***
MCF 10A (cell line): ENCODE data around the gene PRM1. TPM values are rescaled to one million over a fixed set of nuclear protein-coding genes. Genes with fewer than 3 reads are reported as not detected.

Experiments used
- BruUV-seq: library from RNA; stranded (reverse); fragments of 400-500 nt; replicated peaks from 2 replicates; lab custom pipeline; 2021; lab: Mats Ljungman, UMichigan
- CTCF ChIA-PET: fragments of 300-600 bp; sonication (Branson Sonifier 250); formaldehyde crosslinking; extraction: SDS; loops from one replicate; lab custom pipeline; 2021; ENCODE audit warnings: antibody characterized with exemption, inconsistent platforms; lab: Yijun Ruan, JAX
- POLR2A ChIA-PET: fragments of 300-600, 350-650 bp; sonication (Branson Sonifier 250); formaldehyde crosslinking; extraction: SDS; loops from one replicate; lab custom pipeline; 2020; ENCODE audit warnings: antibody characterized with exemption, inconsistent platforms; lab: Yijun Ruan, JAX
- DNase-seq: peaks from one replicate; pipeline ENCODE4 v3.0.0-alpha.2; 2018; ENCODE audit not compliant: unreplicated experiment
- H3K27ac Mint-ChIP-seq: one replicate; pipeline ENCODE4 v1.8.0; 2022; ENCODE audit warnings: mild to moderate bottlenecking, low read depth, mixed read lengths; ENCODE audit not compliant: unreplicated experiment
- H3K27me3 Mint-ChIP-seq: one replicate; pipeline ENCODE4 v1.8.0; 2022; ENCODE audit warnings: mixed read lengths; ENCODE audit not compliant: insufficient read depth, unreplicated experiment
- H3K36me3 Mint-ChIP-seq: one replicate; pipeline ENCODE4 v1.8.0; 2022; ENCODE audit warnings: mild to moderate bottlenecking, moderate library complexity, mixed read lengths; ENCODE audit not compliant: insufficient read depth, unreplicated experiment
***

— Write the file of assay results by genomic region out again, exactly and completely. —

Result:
MCF 10A (cell line): ENCODE data around the gene PRM1. TPM values are rescaled to one million over a fixed set of nuclear protein-coding genes. Genes with fewer than 3 reads are reported as not detected.

Experiments used
- BruUV-seq: library from RNA; stranded (reverse); fragments of 400-500 nt; replicated peaks from 2 replicates; lab custom pipeline; 2021; lab: Mats Ljungman, UMichigan
- CTCF ChIA-PET: fragments of 300-600 bp; sonication (Branson Sonifier 250); formaldehyde crosslinking; extraction: SDS; loops from one replicate; lab custom pipeline; 2021; ENCODE audit warnings: antibody characterized with exemption, inconsistent platforms; lab: Yijun Ruan, JAX
- POLR2A ChIA-PET: fragments of 300-600, 350-650 bp; sonication (Branson Sonifier 250); formaldehyde crosslinking; extraction: SDS; loops from one replicate; lab custom pipeline; 2020; ENCODE audit warnings: antibody characterized with exemption, inconsistent platforms; lab: Yijun Ruan, JAX
- DNase-seq: peaks from one replicate; pipeline ENCODE4 v3.0.0-alpha.2; 2018; ENCODE audit not compliant: unreplicated experiment
- H3K27ac Mint-ChIP-seq: one replicate; pipeline ENCODE4 v1.8.0; 2022; ENCODE audit warnings: mild to moderate bottlenecking, low read depth, mixed read lengths; ENCODE audit not compliant: unreplicated experiment
- H3K27me3 Mint-ChIP-seq: one replicate; pipeline ENCODE4 v1.8.0; 2022; ENCODE audit warnings: mixed read lengths; ENCODE audit not compliant: insufficient read depth, unreplicated experiment
- H3K36me3 Mint-ChIP-seq: one replicate; pipeline ENCODE4 v1.8.0; 2022; ENCODE audit warnings: mild to moderate bottlenecking, moderate library complexity, mixed read lengths; ENCODE audit not compliant: insufficient read depth, unreplicated experiment